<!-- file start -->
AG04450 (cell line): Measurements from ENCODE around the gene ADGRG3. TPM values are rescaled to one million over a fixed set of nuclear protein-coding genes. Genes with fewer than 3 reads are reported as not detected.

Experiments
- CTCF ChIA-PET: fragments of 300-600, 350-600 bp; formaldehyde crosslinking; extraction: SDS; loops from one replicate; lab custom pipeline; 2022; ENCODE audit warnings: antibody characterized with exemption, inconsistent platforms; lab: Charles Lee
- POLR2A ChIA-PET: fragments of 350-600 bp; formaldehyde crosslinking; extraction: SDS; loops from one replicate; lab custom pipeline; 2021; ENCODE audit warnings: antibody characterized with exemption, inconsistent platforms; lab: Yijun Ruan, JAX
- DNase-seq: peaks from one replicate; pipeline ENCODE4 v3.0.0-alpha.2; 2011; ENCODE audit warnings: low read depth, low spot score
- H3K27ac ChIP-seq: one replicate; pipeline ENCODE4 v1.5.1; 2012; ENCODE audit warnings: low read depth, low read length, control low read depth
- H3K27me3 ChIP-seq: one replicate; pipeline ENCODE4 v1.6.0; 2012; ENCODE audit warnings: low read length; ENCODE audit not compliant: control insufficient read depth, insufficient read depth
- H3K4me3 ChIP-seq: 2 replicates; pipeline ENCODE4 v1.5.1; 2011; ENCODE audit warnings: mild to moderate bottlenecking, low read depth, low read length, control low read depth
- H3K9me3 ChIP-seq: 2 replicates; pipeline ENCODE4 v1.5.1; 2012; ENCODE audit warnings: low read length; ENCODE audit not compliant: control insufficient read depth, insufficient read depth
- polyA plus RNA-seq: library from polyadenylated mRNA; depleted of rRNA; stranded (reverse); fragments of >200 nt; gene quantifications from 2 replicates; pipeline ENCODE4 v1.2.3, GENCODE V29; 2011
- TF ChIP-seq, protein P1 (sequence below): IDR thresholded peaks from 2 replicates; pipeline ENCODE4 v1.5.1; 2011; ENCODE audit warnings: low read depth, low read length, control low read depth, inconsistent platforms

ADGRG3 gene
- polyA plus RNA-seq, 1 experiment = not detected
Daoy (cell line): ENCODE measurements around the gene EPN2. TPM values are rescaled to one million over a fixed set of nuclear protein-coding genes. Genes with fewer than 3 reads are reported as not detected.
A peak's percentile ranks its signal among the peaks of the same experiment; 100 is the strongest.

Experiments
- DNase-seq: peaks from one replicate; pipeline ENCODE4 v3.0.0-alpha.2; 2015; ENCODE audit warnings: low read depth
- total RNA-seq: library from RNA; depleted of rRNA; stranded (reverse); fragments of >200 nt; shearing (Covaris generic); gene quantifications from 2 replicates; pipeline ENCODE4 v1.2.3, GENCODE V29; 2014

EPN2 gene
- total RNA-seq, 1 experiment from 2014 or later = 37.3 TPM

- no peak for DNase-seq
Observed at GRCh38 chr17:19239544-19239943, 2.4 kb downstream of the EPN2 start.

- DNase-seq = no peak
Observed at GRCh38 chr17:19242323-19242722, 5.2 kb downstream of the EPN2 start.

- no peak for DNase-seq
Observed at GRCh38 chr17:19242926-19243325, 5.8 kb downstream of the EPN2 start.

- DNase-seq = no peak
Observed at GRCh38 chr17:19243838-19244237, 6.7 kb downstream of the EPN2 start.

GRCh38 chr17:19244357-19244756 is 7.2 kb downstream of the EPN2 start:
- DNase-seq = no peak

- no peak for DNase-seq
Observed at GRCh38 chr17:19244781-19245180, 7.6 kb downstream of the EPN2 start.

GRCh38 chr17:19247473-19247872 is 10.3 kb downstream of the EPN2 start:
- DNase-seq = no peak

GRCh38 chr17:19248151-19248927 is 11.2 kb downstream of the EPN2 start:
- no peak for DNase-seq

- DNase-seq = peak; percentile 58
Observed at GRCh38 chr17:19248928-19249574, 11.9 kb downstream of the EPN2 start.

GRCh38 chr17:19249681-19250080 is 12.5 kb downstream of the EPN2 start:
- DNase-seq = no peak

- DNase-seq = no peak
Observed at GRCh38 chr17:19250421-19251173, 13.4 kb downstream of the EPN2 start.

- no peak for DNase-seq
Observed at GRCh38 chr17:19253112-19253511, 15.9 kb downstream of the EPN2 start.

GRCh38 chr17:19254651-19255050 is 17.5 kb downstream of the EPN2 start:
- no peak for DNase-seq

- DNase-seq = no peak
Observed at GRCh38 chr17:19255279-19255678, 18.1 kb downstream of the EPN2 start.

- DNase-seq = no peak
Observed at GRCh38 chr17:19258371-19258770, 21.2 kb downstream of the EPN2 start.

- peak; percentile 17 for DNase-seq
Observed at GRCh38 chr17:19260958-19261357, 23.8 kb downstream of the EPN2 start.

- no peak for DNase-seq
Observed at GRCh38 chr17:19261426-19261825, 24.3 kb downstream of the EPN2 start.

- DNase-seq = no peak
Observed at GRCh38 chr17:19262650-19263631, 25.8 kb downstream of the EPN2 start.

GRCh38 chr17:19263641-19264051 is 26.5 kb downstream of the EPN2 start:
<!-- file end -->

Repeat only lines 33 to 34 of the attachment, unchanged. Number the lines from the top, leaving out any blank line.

GRCh38 chr17:19247473-19247872 is 10.3 kb downstream of the EPN2 start:
- DNase-seq = no peak